Tag Archives: #hr training

DARE TO DREAM

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Be yourself

People spend too much time and effort trying to behave how others want them to and not enough time being true to themselves. However, authenticity is what is required to be successful in life.

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Prism Created by Anubha Maurya Walia

Tips for being authentic include:

*Knowing one’s strengths and weaknesses, and building on the strengths.

*Avoiding comparisons to others and instead focusing on applying strengths to achieving goals.

*Being positive and treating others with respect.

*Admitting to mistakes and taking responsibility for actions.

*Avoiding self-criticism and dwelling on the negative. It is better to learn from mistakes and move on.

*Not focusing on being liked but focusing on earning respect.

*Relaxing and realizing in hindsight things are not usually as big a deal as they seem.

*Not worrying about pleasing everyone–it is impossible.

*Following one’s instincts and inner voice.

Dreams Do Not Happen Overnight

It can take time to realize one’s dreams, and the path begins with goal setting. To get started, individuals should:

*Write goals down to ingrain them.

*Choose achievable, not unrealistic, goals.

*Visualize success because it is motivating.

*Seek advice and support from others.

*Set realistic time frames for achievements.

*Take smaller steps toward one big goal.

*Stick to it.

*Be flexible.

*Take time to celebrate successes.

Mistakes Make You Smarter and Stronger

Mistakes are learning experiences that strengthen character and build resilience. The fear of making mistakes stifles growth. Benefiting from mistakes comes through:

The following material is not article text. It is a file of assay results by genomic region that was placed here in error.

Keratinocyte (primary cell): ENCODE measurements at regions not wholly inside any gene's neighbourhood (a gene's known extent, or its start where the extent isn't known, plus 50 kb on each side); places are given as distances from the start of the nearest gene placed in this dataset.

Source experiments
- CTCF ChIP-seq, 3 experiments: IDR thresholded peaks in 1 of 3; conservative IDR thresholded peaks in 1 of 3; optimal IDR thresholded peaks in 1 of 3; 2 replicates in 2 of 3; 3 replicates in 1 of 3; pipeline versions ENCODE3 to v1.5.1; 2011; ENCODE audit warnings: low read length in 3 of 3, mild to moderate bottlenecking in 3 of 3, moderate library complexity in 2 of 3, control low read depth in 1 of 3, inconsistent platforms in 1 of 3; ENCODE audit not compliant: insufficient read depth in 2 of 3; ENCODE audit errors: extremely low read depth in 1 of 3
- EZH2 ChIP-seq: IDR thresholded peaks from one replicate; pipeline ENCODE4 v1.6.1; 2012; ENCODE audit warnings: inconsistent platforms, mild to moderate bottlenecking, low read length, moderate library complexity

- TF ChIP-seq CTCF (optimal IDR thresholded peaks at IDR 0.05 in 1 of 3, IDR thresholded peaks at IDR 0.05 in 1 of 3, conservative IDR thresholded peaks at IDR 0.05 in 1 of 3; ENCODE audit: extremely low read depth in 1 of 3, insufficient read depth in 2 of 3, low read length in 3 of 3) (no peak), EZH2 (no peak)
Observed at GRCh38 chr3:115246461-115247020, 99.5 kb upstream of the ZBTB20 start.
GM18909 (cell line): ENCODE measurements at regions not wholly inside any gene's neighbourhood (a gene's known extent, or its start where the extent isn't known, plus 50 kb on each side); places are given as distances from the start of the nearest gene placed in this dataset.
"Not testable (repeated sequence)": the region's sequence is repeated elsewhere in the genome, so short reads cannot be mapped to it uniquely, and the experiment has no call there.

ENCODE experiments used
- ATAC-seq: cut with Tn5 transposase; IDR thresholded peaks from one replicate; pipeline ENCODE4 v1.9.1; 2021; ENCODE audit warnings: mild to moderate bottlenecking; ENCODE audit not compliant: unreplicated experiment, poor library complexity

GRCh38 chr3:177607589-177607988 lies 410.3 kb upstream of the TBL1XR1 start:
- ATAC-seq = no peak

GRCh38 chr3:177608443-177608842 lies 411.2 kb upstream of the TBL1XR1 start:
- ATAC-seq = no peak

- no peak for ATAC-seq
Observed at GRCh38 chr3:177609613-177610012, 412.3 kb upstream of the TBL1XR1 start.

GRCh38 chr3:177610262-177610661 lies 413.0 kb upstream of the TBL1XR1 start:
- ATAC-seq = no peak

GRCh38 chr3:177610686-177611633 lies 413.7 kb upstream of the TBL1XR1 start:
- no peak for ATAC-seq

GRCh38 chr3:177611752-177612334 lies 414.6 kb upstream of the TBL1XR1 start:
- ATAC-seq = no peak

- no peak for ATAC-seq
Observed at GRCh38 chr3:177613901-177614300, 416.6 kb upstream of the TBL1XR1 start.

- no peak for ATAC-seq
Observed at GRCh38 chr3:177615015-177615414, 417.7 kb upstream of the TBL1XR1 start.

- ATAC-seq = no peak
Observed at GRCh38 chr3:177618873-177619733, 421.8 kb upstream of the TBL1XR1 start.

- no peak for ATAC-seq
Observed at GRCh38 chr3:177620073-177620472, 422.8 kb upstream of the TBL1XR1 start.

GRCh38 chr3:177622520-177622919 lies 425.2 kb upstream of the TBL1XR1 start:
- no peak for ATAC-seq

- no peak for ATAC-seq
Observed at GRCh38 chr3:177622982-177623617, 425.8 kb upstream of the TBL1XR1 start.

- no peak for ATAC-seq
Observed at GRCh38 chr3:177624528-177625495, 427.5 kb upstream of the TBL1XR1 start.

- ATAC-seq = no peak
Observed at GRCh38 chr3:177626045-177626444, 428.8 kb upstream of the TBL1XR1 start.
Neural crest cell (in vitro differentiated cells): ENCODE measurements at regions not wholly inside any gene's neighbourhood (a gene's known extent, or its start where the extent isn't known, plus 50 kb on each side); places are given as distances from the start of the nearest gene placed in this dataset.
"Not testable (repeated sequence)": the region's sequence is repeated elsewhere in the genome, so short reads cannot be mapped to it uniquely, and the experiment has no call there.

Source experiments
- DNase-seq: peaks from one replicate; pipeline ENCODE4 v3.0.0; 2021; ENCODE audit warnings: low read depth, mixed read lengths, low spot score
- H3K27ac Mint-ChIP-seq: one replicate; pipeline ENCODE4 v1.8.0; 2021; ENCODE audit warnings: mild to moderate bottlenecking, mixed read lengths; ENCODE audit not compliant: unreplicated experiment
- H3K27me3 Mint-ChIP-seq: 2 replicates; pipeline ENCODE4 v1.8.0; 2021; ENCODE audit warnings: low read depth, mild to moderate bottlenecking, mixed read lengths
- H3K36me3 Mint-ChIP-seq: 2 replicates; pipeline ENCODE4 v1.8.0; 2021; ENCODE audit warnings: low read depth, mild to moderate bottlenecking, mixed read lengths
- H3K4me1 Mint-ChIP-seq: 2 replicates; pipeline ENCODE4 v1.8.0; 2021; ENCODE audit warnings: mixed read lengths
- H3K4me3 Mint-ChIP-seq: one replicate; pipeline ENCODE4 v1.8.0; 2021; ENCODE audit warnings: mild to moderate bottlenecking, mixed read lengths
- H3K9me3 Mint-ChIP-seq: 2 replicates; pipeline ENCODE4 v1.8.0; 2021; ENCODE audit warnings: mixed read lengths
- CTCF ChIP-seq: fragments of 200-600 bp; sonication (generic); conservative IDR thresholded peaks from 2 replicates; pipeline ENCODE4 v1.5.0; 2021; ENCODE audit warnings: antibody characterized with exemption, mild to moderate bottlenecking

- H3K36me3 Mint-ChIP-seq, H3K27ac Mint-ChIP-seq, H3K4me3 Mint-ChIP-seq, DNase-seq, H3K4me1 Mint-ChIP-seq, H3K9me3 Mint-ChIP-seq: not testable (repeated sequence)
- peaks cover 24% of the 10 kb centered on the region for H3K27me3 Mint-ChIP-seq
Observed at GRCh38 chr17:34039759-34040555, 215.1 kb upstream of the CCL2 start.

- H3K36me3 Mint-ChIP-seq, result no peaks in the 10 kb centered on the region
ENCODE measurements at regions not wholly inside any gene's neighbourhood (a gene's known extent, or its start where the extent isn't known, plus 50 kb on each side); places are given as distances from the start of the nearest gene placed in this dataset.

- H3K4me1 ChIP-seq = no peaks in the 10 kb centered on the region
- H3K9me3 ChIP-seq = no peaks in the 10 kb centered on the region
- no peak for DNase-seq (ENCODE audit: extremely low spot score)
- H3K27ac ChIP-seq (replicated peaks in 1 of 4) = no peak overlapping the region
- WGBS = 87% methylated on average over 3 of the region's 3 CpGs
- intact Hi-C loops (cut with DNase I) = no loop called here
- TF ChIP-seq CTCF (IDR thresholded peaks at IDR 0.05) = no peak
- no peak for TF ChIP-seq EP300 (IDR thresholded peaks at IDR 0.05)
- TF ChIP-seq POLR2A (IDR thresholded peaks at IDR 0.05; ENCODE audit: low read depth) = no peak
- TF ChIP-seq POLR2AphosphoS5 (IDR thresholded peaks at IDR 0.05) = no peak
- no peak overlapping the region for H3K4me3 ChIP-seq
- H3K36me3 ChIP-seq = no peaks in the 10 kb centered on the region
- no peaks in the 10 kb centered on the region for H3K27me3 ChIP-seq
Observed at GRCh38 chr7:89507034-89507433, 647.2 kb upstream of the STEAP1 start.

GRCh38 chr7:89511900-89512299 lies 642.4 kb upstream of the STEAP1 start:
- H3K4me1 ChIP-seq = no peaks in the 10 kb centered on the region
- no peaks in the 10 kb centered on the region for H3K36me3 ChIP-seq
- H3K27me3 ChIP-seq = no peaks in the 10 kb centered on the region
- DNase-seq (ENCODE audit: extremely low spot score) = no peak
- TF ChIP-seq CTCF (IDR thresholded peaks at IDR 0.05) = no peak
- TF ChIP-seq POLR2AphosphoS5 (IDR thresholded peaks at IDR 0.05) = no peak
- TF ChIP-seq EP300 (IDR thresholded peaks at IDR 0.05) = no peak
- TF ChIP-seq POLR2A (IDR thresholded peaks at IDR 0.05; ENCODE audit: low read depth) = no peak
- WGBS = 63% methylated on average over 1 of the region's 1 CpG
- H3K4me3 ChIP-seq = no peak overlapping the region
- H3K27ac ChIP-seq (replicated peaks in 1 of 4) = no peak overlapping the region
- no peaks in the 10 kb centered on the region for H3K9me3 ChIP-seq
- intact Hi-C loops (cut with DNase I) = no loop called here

*Taking responsibility for them.

*Understanding what went wrong.

*Viewing mistakes as learning opportunities rather than failures.

*Avoiding unnecessary mistakes, like those that come from a lack of understanding.

*Looking for solutions first instead of seeking to blame.

*Being rational instead of emotional.

*Maintaining a sense of perspective–what seems monumental could be minor.

*Avoiding judgment.

*Letting it go. Just learn and move on.

*Reflecting on missteps.

Insights Come from Everywhere

People never know for certain who or what situation might provide them with valuable, life-changing insights. To stay open to insights, individuals must:

*Realize insights are everywhere, explore the world, and start conversations.

*Practice inventive thought.

*Write ideas down.

*Change their environments to spark creativity.

*Practice personal brainstorming.

*Always question why.

*Overcome limiting habits.

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Engaged employees

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Highly engaged employees know that their contributions and levels of engagement are significantly influenced by how they approach their work. A person contributes within an organization in five ways:

1. The Private: Like a military soldier of the lowest rank must learn, the basic requirements for making a contribution are first to show up and then to follow through. Sadly, those employees who do indeed show up and follow through could outperform over half the working population.